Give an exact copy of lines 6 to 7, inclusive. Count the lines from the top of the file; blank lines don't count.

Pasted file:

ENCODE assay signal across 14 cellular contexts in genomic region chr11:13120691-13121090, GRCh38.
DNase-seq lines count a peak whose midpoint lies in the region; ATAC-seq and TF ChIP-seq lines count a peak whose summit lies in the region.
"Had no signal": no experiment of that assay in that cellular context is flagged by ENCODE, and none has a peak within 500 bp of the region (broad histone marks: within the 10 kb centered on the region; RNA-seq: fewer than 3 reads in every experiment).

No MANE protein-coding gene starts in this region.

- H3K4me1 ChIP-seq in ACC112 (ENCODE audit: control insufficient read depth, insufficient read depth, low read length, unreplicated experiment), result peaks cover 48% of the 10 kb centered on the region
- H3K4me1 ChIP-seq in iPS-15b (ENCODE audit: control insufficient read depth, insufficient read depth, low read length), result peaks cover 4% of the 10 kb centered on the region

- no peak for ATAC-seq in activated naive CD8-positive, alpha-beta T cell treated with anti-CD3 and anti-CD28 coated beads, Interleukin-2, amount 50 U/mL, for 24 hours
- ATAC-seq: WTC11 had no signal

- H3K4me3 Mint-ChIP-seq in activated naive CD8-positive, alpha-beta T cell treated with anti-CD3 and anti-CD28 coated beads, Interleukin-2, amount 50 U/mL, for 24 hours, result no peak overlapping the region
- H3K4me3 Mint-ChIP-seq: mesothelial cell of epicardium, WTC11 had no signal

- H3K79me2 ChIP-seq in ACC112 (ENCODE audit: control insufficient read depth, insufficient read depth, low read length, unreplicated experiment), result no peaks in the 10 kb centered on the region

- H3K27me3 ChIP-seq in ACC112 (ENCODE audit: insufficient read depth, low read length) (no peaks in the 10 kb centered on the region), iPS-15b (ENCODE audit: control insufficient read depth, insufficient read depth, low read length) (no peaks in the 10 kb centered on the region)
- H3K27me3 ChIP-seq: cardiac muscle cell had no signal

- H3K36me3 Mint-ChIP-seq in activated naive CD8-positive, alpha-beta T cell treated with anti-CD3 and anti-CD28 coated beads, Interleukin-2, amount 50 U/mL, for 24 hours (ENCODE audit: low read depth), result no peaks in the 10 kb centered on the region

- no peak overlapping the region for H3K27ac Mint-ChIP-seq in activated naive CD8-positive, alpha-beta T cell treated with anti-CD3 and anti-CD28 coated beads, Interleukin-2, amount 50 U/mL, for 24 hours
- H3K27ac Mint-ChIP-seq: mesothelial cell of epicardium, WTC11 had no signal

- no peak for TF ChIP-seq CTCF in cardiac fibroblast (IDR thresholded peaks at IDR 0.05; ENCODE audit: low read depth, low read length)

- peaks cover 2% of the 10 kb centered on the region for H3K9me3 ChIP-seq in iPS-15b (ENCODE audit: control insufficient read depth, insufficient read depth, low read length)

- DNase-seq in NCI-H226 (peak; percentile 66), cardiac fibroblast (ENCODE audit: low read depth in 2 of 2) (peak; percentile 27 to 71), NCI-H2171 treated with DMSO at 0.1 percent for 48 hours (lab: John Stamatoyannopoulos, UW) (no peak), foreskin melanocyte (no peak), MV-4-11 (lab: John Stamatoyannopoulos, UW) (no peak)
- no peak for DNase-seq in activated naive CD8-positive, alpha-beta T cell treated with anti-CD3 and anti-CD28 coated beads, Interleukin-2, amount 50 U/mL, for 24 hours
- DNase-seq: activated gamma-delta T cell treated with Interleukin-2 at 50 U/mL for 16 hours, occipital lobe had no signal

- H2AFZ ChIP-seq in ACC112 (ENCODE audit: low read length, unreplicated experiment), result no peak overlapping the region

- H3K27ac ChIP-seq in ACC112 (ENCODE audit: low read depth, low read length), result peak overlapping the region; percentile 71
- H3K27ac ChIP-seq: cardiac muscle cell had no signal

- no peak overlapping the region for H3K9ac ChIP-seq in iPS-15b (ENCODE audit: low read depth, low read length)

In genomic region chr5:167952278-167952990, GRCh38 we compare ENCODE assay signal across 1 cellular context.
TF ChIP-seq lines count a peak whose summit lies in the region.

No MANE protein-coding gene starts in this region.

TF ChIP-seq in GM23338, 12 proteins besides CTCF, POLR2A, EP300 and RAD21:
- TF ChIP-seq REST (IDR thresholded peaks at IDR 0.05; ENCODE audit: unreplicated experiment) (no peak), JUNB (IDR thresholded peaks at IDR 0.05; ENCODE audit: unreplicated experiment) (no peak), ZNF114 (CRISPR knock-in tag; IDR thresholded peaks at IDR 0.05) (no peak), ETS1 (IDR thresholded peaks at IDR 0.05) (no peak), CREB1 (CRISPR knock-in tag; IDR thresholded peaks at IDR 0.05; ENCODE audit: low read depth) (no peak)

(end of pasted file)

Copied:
- H3K4me1 ChIP-seq in iPS-15b (ENCODE audit: control insufficient read depth, insufficient read depth, low read length), result peaks cover 4% of the 10 kb centered on the region

- no peak for ATAC-seq in activated naive CD8-positive, alpha-beta T cell treated with anti-CD3 and anti-CD28 coated beads, Interleukin-2, amount 50 U/mL, for 24 hours